It was my noblesse oblige that brought me to the grocery store, and duty is never fun. The National Association of Letter Carriers (NALC) is holding its annual Food Drive this Saturday, May 14th.
Sigh. So I went to the supermarket to find some canned goods to leave in my mailbox. That’s when the conservative side of me began to grumble. “These poor people,” my inner voice whined, “have often made bad choices. They’ve gotten mixed up with drugs and alcohol. They’ve committed crimes. They’ve made stupid career decisions. And now, I’m supposed to feed them?”
The liberal side of me began clearing its throat to say something guilt-inducing in response. But I shushed both of these voices. There was something deeper and more distant stirring within. My own childhood.
I grew up poor. And it was mainly because my parents (and stepparents) made piss-poor decisions. I never went hungry, but some of the food I got was barely palatable. In those days, a food commodities program existed for helping the needy. My mother would sometimes take us down to a government food bank, where we would be rationed various packages of low-quality comestibles to haul home and figure out how to cook.
There were mystery meats in cans with white, generic labels. There were bags of sour tasting raisins. There were containers and containers of pinto beans, corn meal, and other assorted staples. All low-quality. Some laced with weevils. But it was mostly edible, and kept the meat on our bones.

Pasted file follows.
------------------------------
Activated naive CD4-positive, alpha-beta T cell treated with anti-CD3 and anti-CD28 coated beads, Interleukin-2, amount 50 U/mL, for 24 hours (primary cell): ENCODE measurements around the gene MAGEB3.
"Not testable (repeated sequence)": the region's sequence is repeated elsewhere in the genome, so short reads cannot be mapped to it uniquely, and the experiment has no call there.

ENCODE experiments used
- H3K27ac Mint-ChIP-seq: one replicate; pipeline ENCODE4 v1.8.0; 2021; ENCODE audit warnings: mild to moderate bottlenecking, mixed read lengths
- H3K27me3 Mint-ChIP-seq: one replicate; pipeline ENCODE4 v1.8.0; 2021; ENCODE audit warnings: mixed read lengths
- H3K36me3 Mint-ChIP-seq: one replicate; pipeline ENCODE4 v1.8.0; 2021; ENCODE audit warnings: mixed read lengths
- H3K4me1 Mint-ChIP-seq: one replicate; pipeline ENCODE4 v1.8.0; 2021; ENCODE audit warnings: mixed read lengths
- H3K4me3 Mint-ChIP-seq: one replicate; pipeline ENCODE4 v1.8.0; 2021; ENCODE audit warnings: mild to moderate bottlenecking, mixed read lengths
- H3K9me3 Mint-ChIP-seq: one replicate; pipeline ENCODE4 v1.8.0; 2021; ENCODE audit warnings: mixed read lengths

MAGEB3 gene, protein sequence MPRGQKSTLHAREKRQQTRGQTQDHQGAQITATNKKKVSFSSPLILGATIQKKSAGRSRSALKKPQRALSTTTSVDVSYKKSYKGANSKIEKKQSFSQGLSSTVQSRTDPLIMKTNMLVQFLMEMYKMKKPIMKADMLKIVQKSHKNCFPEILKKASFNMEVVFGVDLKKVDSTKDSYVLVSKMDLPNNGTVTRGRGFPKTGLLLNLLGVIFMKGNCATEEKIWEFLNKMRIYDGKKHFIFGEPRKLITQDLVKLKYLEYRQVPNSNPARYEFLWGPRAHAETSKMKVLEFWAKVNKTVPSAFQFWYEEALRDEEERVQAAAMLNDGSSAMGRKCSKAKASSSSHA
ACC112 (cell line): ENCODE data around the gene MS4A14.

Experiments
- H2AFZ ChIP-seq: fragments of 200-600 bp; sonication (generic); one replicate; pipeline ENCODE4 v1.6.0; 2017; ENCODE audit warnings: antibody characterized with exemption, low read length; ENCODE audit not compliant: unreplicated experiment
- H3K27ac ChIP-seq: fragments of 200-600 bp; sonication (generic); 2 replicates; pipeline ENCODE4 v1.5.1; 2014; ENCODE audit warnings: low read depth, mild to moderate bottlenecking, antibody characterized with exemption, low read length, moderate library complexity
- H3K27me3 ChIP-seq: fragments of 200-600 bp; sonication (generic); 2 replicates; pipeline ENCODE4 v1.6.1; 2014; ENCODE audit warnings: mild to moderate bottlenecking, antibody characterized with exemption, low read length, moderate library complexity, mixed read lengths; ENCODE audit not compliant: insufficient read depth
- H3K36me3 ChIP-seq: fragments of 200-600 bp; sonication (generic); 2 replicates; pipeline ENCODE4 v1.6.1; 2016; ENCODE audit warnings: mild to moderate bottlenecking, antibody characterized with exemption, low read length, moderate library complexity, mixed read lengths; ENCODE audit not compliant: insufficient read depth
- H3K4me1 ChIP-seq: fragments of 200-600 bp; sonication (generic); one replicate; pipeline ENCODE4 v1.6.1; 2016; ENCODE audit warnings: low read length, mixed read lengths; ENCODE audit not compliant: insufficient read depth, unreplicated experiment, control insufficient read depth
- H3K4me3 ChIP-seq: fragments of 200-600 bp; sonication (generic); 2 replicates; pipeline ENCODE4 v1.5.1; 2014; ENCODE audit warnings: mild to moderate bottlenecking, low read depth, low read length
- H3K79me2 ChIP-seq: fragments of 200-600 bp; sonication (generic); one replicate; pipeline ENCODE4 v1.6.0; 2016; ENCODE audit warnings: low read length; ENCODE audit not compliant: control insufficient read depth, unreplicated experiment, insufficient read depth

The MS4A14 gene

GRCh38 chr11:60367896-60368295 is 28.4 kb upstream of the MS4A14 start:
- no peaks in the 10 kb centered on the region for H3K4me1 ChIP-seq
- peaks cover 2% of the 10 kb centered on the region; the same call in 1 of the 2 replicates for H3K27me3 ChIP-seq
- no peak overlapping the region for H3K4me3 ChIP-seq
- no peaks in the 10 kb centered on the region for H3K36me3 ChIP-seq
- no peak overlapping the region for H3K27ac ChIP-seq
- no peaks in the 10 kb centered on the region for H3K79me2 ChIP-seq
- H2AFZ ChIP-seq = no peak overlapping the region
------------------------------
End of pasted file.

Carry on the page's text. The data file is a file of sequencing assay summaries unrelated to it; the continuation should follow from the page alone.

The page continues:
It wasn’t my fault that I was poor. That was the doing of my foolish parents. And it’s the same today. According to the National Center for Children in Poverty (NCCP), 22% of all children in the United States today, live in poverty. That’s more than 16 million kids. And none of it is their fault.
No, it’s not their fault that they’re poor. Sometimes it’s not even their parents’ fault, though all too often it is. Regardless, these kids can’t help their circumstances.
When I focused my thoughts on the children who will benefit from the NALC’s Food Drive, my mood brightened. I liked the idea that children would be consuming some of the food I was buying. Now I was on a mission I could truly enjoy. I focused on foods that I liked when I was a kid, during the occasional times when we could afford better fare.
And it wasn’t very expensive. I loved refried beans when I was a kid. They don’t cost much. So I took some off the shelf. I also found some sweet creamed corn, and some sloppy joe sauce. And as I was leaving I spotted some Kraft maccaroni and cheese. One of my favorites, as a kid. So I grabbed a few boxes.
All-in-all, I only spent about 13 bucks. I wish I could do more. I wish I could feed all the poor kids in this world. But we have to be practical about these matters. (That’s my conservative voice coming out again.)
We all have our own charities, so I won’t ask you to do what I did. But if
you’re looking for a way to put a smile on your face, I recommend it. Get down to the grocery store and think about children while shopping for food. Leave it in your mailbox this Saturday.
You’ll be smiling all the way home. 🙂